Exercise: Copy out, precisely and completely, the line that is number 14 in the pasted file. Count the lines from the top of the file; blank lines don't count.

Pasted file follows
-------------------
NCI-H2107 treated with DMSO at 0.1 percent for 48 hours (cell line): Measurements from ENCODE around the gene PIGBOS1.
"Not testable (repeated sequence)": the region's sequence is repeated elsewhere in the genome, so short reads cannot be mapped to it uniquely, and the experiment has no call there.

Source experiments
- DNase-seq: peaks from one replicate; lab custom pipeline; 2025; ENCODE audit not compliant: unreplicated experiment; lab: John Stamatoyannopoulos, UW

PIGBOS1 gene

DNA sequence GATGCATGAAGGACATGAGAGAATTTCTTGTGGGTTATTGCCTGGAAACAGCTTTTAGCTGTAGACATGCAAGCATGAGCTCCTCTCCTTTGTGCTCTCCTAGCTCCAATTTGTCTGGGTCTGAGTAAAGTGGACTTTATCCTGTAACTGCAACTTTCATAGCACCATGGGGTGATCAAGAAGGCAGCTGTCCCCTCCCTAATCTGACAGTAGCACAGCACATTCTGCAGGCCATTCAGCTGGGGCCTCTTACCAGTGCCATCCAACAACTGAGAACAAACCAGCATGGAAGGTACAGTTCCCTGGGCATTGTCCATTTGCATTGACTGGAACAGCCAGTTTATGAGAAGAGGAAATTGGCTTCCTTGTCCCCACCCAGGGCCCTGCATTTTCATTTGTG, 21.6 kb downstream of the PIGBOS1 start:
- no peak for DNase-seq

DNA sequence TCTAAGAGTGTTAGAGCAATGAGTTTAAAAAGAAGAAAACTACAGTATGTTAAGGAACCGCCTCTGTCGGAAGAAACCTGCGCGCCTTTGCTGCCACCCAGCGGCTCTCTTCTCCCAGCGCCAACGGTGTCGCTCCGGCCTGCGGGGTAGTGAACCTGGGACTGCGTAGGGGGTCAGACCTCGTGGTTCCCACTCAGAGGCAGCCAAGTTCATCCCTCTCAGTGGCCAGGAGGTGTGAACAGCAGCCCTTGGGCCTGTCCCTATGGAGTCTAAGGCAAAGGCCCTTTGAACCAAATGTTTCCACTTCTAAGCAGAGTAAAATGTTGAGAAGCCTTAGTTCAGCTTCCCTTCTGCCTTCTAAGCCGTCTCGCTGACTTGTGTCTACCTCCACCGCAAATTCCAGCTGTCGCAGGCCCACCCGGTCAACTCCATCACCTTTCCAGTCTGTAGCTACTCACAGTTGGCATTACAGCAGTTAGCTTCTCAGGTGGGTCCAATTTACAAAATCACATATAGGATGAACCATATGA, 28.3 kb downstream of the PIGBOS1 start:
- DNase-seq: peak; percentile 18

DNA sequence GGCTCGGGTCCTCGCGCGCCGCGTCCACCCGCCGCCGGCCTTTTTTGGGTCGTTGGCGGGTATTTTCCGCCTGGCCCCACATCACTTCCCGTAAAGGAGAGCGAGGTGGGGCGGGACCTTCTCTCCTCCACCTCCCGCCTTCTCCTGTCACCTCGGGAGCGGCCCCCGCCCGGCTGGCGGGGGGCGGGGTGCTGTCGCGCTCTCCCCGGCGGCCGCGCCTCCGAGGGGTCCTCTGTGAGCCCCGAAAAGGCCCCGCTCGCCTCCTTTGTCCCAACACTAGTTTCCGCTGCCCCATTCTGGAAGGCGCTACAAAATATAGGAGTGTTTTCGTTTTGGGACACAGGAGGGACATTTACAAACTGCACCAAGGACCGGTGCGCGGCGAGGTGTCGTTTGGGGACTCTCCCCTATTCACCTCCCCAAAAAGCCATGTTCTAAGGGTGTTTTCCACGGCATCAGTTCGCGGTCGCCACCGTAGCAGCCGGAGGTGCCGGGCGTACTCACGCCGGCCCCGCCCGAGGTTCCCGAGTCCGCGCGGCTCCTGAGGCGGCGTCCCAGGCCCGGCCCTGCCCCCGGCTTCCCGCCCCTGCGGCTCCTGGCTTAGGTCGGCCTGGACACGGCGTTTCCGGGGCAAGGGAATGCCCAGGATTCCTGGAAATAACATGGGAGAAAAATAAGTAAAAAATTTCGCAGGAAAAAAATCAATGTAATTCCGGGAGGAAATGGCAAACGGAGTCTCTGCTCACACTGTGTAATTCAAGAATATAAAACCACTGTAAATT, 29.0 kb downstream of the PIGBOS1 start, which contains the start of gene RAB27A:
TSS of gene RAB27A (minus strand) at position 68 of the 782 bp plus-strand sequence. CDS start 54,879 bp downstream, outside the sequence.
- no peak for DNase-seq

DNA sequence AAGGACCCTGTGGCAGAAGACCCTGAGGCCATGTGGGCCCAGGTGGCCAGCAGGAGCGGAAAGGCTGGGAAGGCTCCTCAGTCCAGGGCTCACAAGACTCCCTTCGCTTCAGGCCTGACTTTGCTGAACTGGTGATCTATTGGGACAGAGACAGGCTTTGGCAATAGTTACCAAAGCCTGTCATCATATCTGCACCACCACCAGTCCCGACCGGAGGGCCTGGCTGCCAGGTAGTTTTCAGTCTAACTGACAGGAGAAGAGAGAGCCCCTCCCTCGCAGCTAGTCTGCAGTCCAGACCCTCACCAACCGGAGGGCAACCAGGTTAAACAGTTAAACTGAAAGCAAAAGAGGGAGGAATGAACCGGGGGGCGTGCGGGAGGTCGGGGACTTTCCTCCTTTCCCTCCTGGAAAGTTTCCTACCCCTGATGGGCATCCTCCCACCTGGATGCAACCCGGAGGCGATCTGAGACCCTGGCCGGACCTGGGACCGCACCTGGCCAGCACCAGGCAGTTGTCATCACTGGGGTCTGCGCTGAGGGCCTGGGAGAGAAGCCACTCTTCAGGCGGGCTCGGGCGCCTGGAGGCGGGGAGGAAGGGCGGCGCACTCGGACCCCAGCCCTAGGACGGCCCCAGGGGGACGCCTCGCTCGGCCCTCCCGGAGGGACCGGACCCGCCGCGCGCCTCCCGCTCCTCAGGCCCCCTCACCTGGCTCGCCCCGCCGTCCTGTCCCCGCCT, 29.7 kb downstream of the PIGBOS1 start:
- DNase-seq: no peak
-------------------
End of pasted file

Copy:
- DNase-seq: no peak